At this remove, it all too often looks like some of the other mass-participation rallies held across Europe in that darkening decade. The congress celebrated the unquestioning belief and absolute obedience that supported an Irish theocracy. That festival was a moment when the power of Catholicism in Ireland was impervious and imperial.
Some 22 years later, in 1954, Irish Catholicism celebrated a Marian Year. The grottoes dotted across this Republic are a legacy of the expressions of faith so freely made that year. A quarter of a century later — 1979 — the wonderfully charismatic Pope John Paul II got an ecstatic reception when he visited. Irish Catholicism celebrated with abandon and imagined John Paul’s inspiring visit would silence dissent, recall backsliders to the fold, secure its place at the epicentre of our society and copperfasten its authority for at least another generation. How unimaginably wrong that hope was.
John Paul’s visit was a Phyrric victory and presaged decades of decline, possibly terminal decline, for Irish Catholicism. For many Irish people of a certain age the image of Bishop Eamon Casey and Fr Micheal Cleary cheerleading at the youth mass in Galway will never fade, as it epitomised the dishonesty and hypocrisy — and disdain for its ordinary members — so alive in Irish Catholicism then. Both championed traditional religious strictures. Neither easily conceded to any view other than their own. Both vehemently opposed liberalising legislation. Yet, infamously, both had partners, and both were fathers. Even though they lived a pathetic lie, their behaviour seemed harmless enough, when set against the horrors revealed by report after report on clerical child sex abuse, the active evil, hidden away for so long by a Church that imagined itself beyond the reach of our Constitution. Not only did those scandals push Catholicism to the edge of Irish society, they denied some of those whose faith had been shaped by the legacies of 1932, 1954 and 1979 the great comfort their belief afforded them.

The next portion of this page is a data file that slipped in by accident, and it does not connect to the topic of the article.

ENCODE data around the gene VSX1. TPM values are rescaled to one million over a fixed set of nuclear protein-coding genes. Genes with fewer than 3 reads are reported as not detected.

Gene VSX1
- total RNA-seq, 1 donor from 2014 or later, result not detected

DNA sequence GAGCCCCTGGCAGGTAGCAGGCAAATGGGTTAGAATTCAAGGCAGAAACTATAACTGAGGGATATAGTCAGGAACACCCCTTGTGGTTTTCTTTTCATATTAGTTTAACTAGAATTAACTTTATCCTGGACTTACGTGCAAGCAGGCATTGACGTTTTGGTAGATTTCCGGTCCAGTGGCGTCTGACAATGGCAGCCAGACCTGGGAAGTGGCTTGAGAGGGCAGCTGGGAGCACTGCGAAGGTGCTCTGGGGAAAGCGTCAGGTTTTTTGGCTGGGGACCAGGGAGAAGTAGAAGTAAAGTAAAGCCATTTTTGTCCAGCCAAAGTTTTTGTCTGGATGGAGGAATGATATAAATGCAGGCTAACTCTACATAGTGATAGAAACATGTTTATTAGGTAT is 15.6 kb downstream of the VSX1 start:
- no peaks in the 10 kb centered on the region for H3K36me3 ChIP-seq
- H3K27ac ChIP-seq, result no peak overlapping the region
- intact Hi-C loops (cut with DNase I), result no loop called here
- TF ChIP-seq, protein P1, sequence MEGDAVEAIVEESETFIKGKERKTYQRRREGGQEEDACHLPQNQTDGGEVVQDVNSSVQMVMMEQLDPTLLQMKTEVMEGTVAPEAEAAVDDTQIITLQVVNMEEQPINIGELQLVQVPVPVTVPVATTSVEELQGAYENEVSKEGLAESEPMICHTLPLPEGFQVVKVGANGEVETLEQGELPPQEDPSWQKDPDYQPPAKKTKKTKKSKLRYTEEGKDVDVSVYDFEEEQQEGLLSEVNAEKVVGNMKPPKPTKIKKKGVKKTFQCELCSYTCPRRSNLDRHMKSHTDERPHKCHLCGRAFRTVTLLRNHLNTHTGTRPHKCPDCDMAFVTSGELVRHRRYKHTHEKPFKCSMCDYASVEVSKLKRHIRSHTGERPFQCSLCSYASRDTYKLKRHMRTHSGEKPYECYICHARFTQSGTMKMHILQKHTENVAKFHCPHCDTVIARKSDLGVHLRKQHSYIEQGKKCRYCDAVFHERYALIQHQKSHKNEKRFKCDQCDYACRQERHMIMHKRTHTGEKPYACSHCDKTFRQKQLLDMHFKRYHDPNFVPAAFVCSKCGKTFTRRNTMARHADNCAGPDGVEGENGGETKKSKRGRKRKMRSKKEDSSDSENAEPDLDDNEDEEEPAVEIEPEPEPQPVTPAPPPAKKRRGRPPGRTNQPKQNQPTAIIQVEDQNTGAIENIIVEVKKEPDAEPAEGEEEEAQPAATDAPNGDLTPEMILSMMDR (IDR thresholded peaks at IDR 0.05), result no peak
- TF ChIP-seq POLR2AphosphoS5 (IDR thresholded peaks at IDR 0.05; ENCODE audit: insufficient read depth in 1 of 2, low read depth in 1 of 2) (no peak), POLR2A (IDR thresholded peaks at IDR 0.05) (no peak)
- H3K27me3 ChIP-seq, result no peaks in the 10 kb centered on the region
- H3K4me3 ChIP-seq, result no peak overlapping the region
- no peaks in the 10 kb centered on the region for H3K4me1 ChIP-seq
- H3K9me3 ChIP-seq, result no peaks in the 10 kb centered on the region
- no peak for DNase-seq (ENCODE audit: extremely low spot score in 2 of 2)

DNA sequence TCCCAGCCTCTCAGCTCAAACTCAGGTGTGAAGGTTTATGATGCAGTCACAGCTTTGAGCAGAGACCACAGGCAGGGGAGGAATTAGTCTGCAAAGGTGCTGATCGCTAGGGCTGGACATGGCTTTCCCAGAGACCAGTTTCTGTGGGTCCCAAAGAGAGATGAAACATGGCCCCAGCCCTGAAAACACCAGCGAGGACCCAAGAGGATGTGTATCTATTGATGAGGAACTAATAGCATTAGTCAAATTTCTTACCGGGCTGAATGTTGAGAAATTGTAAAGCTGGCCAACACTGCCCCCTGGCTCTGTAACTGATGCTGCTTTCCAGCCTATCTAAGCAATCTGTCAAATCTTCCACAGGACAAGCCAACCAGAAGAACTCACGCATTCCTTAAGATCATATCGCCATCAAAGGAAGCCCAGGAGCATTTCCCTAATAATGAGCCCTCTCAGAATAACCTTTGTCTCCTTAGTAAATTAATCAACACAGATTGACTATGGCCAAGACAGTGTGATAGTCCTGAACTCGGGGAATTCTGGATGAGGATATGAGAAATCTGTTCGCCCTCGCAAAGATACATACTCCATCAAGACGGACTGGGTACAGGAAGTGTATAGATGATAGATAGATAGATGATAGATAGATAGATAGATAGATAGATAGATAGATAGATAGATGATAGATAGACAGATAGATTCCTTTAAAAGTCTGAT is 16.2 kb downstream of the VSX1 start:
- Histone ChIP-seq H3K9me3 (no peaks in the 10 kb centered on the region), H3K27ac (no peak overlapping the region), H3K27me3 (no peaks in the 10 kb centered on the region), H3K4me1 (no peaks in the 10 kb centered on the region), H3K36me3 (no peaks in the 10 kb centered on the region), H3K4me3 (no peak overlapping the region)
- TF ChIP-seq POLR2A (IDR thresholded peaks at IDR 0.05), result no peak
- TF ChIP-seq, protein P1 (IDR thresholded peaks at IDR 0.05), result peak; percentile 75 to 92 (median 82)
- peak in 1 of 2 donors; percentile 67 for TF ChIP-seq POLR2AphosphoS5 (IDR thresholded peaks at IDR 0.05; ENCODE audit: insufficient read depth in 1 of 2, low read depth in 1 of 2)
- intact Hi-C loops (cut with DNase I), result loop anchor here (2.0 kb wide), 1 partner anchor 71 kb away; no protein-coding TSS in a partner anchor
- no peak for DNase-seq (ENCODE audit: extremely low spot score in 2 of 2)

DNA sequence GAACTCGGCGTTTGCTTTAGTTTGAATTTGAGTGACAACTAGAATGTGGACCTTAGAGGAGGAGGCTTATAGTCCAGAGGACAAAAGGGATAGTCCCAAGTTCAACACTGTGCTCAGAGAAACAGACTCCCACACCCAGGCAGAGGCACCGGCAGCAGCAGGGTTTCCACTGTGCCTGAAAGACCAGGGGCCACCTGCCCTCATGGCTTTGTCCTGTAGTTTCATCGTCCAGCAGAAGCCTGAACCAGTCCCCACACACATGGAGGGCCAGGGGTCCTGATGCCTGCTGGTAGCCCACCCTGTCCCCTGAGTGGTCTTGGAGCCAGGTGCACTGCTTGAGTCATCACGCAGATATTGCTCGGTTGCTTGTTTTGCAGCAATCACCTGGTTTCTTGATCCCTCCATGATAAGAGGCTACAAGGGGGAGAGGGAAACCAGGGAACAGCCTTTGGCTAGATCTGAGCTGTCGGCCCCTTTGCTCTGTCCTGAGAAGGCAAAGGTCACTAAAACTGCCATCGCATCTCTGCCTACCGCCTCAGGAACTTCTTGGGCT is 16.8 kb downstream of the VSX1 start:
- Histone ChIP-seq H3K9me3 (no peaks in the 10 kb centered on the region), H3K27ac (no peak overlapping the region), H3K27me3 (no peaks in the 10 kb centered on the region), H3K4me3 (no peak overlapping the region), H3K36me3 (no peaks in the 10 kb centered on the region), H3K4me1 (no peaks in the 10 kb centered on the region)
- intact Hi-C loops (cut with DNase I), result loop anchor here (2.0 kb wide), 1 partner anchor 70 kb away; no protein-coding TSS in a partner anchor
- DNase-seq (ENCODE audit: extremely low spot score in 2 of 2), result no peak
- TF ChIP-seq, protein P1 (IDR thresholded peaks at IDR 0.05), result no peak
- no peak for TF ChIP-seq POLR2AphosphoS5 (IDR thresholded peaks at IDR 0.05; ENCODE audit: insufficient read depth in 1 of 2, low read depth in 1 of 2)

Those events, like it or not, set the historical context and tone for the August 2018 visit of Pope Francis which was confirmed by Taoiseach Enda Kenny after a 23-minute meeting with the pontiff in the Vatican earlier this week. Of course, there will be more celebratory, more uplifting influences but Francis will visit a country that bears little or no resemblance to the one charmed by his predecessor almost 40 years ago. He will visit a country where the interaction between his Church and this State, on education, health and abortion are increasingly fraught and probably unsustainable. He will recognise that but it is not certain Mr Kenny’s Government will act to give meaning to that ongoing change.
Pope Francis will be very welcome, but the State’s role in his visit must reflect the changed reality of today’s increasingly secular, multicultural Ireland. Pope Francis will visit a Republic, not a theocracy and that distance must inform any arrangements Government makes to facilitate his visit.